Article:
The multiplicity of a zero E+(or E-) in ℂ¯+ (or ℂ¯-) is defined as the multiplicity of the corresponding eigenvalue and spectral singularity of L.

In order to investigate the quantitative properties of the eigenvalues and the spectral singularities of L, we need to discuss the quantitative properties of the zeros of E+ and E- in ℂ¯+and ℂ¯-, respectively.

Define
M1±={λ:λ∈ℂ±,E±(λ)=0},M2±={λ:λ∈ℝ*,E±(λ)=0},
then by (2.7), we have
σd(L)=M1+∪M1-,σss(L)=M2+∪M2-.

Now, let us assume that
q∈AC(R+),limx→∞q(x)=0,∫0∞x3|q′(x)|dx<∞.

Theorem 2.2.

Under condition (2.11), the functions E+ and E- have the representations
E+(λ)=-α2λ2+β+λ+δ++∫0∞f+(t)eiλtdt,λ∈ℂ¯+,E-(λ)=-α2λ2+β-λ+δ-+∫0∞f-(t)e-iλtdt,λ∈ℂ¯-,
where β±,δ±∈ℂ, and f±∈L1(ℝ+).

Proof.

Using (2.3),(2.4), and (2.6), we get (2.12), where
β+=i-α1-iα2K(0,0),δ+=-K(0,0)-α0-iα1K(0,0)+α2Kt(0,0),f+(t)=Kx(0,t)-α0K(0,t)-iα1Kt(0,t)+α2Ktt(0,t).
From (2.4), we see that
|Ktt(0,t)|≤c[t|q(t2)|+|q′(t2)|+tw(t2)+w1(t2)]
holds, where w1(t)=∫t∞w(s)ds and c>0 is a constant. It follows from (2.5), (2.14), and (2.15) that f+∈L1(ℝ+). In a similar way, we obtain (2.13).

Theorem 2.3.

Under condition (2.11), we have the following.

The set of σd(L) is bounded and has at most a countable number of elements, and its limit points can lie only in a bounded subinterval of the real axis.

The set of σss(L) is bounded and its linear Lebesgue measure is zero.

Proof.

From (2.14) and (2.15), we see that
E+(λ)=-α2λ2+β+λ+δ++o(1),λ∈ℂ¯+,|λ|→∞,E-(λ)=-α2λ2+β-λ+δ-+o(1),λ∈ℂ¯-,|λ|→∞.
Using (2.10), (2.16), and the uniqueness theorem of analytic functions [20], we get (i) and (ii).

3. Naĭmark and Pavlov Conditions for <inline-formula><mml:math xmlns:mml="http://www.w3.org/1998/Math/MathML" id="M96"><mml:mrow><mml:mi mathvariant="bold-italic">L</mml:mi></mml:mrow></mml:math></inline-formula>

We will denote the set of all limit points of M1+ and M1- by M3+ and M3-, respectively, and the set of all zeros of E+ and E- with infinity multiplicity in ℂ¯+ and ℂ¯-, by M4+ and M4-, respectively. It is obvious that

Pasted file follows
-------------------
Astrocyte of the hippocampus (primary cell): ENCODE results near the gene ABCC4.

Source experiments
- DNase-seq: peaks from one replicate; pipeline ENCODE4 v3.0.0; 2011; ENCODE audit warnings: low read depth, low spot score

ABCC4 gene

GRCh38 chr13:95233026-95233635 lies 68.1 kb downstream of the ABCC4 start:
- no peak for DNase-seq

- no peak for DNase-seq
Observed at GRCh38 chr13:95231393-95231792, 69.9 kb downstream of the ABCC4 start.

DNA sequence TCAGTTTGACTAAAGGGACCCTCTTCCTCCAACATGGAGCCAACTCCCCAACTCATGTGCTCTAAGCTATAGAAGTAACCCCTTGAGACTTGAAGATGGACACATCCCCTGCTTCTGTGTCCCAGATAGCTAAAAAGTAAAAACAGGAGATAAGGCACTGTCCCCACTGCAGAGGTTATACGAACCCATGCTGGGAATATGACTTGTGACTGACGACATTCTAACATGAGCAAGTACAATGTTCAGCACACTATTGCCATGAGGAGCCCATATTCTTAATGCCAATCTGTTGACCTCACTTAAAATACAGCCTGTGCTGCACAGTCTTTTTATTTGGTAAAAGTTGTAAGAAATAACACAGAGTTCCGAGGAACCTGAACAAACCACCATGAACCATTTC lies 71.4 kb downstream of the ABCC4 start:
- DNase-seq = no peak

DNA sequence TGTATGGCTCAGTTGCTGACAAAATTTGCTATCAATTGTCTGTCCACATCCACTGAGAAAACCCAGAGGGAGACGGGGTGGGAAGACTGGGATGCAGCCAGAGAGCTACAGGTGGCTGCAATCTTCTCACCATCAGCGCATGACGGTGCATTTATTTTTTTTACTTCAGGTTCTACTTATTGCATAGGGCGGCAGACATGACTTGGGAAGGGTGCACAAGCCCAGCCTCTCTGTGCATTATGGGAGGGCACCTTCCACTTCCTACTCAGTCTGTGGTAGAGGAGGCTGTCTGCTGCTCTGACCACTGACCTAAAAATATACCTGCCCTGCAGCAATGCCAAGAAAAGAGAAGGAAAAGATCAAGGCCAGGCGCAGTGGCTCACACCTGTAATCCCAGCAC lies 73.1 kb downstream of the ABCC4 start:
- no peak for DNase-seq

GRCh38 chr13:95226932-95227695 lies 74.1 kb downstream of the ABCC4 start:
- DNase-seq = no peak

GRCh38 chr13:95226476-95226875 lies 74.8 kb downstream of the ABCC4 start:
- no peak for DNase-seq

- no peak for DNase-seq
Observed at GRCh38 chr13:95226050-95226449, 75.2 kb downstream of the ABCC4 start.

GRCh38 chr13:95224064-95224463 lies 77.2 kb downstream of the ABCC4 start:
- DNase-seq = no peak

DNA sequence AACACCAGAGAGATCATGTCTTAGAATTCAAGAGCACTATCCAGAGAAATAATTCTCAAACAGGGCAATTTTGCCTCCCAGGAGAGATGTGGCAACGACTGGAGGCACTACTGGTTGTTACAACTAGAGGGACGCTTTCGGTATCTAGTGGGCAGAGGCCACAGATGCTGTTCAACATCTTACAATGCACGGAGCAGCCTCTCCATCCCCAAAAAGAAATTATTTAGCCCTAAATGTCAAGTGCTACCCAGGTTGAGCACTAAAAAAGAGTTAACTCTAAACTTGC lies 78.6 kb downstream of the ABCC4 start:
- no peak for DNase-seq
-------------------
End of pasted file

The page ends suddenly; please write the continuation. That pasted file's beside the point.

M3±⊂M2±,M4±⊂M2±,M3±⊂M4±,
and the linear Lebesgue measures of M3± and M4± are zero.

Theorem 3.1.

If
q∈AC(ℝ+),limx→∞q(x)=0,∫0∞eεx|q′(x)|dx<∞,ε>0,
then the operator L has a finite number of eigenvalues and spectral singularities, and each of them is of a finite multiplicity.

Proof.

From (2.5), (2.14), (2.15), and (3.2), we find that
|f+(t)|≤ce-(ε/2)t,
where c>0 is a constant. By (2.12) and (3.3), we observe that the function E+ has an anlytic continuation to the half-plane Imλ>-ε/4. So we get that M4+=∅. It follows from (3.1) that M3+=∅. Therefore the sets M1+ and M2+ have a finite number of elements with a finite multiplicity. We obtain similar results for the sets M1- and M2-. By (2.10) we have the proof of the theorem.

Now let us assume that
q∈AC(ℝ+),limx→∞q(x)=0,supx∈R+[eεx|q′(x)|]<∞,ε>0.

Hence, we have the following lemma.

Lemma 3.2.

It holds that M4+=M4-=∅.

Proof.

From (2.12) and (3.4), we find that the function E+ is analytic in ℂ+, and all of its derivatives are continuous in ℂ¯+. For a sufficiently large T>0, we have
|dkdλkE+(λ)|≤Ak,λ∈ℂ¯+,|λ|≤T,k=0,1,2,…,
where
Ak=2kc∫0∞tke-(ε/2)tdt,k=0,1,2,…,
and c>0 is a constant. Since the function E+ is not equal to zero identically, then by Pavlov's theorem, M4+ satisfies
∫0hlnA(s)dμ(M4+,s)>-∞,
where A(s)=infk(Aksk/k!),μ(M4+,s) is the linear Lebesgue measure of s-neighborhood of M4+,[3]. Now, we obtain the following estimates for Ak:Ak≤Bbkkkk!,
where B and b are constants depending on c and ε. From (3.8), we get that
A(s)≤Binfk(bkskkk)≤Bexp(-b-1e-1s-1).
Now, (3.7) yields that
∫0h1sdμ(M4+,s)<∞.
However, (3.10) holds for an arbitrary s, if and only if μ(M4+,s)=0 or M4+=∅. In a similar way we can prove that M4-=∅.

Theorem 3.3.

Under condition (3.4), the operator L has a finite number of eigenvalues and spectral singularities, and each of them is of a finite multiplicity.

Proof.

To be able to prove the theorem, we have to show that the functions E+ and E- have a finite number of zeros with finite multiplicities in ℂ¯+and ℂ¯-, respectively. We give the proof for E+.

From Lemma 3.2 and (3.1), we find that M3+=∅. So the bounded sets M1+ and M2+ have no limit points, that is, the function E+ has only a finite number of zeros in ℂ¯+. Since M4+=∅, these zeros are of finite multiplicity.

Acknowledgment

This work was supported by TUBITAK.